University charter school

A charter school run by UC-San Diego is sending 50 of its first 55 graduates to four-year colleges, reports the Chicago Tribune. The Preuss School, which runs from 6th through 12th grade, uses a lottery to pick low-income students, most of whom are racial and ethnic minorities. Two-thirds of the first graduating class was admitted to UC schools.

One word characterizes Preuss: more. The school year is nearly a month longer. The school day is an hour longer. Classes are intense, scheduled in every-other-day blocks that run for 1 hour, 42 minutes, rather than the typical 55 minutes. Some students return for Saturday-morning sessions.

One senior, David Iaea, who is headed to New York University, says with a nod toward the brutal schedule, “College will be a breeze after Preuss.”

. . . The school’s expectations are bearing fruit. Despite long commutes for many, student attendance is at 98 percent. All of Preuss’ high school students take the SAT, compared with about half of all high school students in California. And all Preuss high school students complete the courses required by the state’s public university systems for admission, compared with about a third of all high school students statewide.

Not everyone makes it through. But those who do will be the first in their families to attend college.

At Downtown College Prep in San Jose, the school I’m following, 92 percent of seniors have been admitted to four-year colleges so far. The goal is 100 percent. As at Preuss, students must complete the college-prep sequence required by public universities to earn a diploma.

About Joanne


  1. Is sending almost all students to college the correct goal for this kind of school?

  2. It might be, if the school is a college prep school.

  3. This school was set up as a college-prep school. Students who don’t want to qualify for college should choose to go elsewhere. Small schools work best when they focus on a mission rather than trying to be all things to all students.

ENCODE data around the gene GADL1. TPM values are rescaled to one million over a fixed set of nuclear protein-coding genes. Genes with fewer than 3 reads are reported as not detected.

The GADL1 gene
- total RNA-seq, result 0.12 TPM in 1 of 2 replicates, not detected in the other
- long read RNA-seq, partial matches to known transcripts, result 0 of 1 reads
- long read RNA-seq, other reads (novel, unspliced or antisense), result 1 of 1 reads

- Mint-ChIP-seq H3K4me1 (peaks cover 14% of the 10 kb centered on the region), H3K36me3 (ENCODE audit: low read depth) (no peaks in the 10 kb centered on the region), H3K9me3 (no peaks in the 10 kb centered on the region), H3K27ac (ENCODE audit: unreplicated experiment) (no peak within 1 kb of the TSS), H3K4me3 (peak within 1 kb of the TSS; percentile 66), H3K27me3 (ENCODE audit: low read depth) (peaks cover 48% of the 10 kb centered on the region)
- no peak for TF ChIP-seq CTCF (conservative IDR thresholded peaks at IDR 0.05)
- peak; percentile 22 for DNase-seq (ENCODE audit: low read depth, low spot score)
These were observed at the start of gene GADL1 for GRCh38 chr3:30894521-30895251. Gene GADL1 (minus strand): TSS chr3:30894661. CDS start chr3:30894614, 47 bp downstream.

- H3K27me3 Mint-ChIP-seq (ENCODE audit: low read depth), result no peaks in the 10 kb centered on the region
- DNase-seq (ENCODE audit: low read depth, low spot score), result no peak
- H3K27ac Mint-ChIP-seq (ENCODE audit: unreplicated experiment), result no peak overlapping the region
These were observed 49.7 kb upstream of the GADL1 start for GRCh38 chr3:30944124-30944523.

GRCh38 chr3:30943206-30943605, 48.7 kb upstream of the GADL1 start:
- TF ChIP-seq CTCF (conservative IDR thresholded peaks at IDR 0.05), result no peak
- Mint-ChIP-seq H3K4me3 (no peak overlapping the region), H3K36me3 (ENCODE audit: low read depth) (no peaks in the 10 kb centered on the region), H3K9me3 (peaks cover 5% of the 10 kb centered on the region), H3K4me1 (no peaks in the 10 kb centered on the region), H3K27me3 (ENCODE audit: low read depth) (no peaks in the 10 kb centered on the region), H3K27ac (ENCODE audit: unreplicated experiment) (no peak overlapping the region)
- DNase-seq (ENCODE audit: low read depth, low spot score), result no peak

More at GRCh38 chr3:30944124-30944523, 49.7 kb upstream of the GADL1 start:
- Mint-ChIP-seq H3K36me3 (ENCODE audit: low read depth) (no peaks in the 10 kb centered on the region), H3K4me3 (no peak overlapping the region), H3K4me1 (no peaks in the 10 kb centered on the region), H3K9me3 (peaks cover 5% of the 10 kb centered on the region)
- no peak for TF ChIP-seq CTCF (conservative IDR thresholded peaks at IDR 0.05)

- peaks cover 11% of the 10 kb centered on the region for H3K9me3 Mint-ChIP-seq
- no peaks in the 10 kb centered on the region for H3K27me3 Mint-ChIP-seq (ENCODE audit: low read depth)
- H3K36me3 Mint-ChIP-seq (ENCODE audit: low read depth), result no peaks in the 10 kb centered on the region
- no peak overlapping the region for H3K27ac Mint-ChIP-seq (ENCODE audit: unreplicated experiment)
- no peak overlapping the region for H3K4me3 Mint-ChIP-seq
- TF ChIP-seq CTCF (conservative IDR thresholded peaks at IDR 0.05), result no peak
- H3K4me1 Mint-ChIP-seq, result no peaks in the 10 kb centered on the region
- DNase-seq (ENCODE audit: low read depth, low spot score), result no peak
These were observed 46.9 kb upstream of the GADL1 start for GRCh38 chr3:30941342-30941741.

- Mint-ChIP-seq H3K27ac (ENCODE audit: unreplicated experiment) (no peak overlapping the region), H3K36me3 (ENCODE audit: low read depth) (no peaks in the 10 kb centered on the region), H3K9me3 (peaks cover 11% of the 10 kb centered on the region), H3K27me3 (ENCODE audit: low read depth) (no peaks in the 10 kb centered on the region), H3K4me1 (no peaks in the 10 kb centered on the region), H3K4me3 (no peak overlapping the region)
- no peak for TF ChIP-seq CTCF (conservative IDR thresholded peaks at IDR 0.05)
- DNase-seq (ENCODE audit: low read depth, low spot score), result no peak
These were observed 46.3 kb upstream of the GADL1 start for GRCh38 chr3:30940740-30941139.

What’s unfortunate is that there aren’t good options for students who want an education that will enable them to learn skilled jobs. The alternative to college prep is the “general” track, which prepares students for nothing in particular.

  4. Rita C. says:

    Block scheduling is not particuarly unusual. Many teachers and students find it a lot *less* grueling than the 55-minute schedule.

  5. Way to go, my alma mater!

  6. P. K. Pruitt says:

    I think this is a good start but I am curious to see how many of these students actually graduate from college. I hope that most will graduate but Joanne’s article on April 14, 2004, makes me doubt they will.

  7. Downtown College Prep has hired a counselor who will visit graduates at their colleges and keep in touch via e-mail to help them deal with problems and stay on track to earn a college degree. This kind of support is important for students who will be the first in their families to go to college.

  8. Actually, given recent articles on vocational education (where many entry level persons starting out in the trades need to be sent to remediation on english and math), one could argue that rigorous classwork in high school could prepare a student to succeed in either field.

    Many community and junior colleges are offering 2-year degree programs in Automotive, HVAC, electronics/electrician, welding, and many other fields which need more education than the trades required 25 years ago.

    Just food for thought…

  9. lindenen says:

    Why is it seemingly so difficult to do this to every school in the school system? They could start the school year and the kids who won’t work or cause too many problems can be moved to other schools so the serious kids can do their work. Why can’t this sort of system extend everywhere?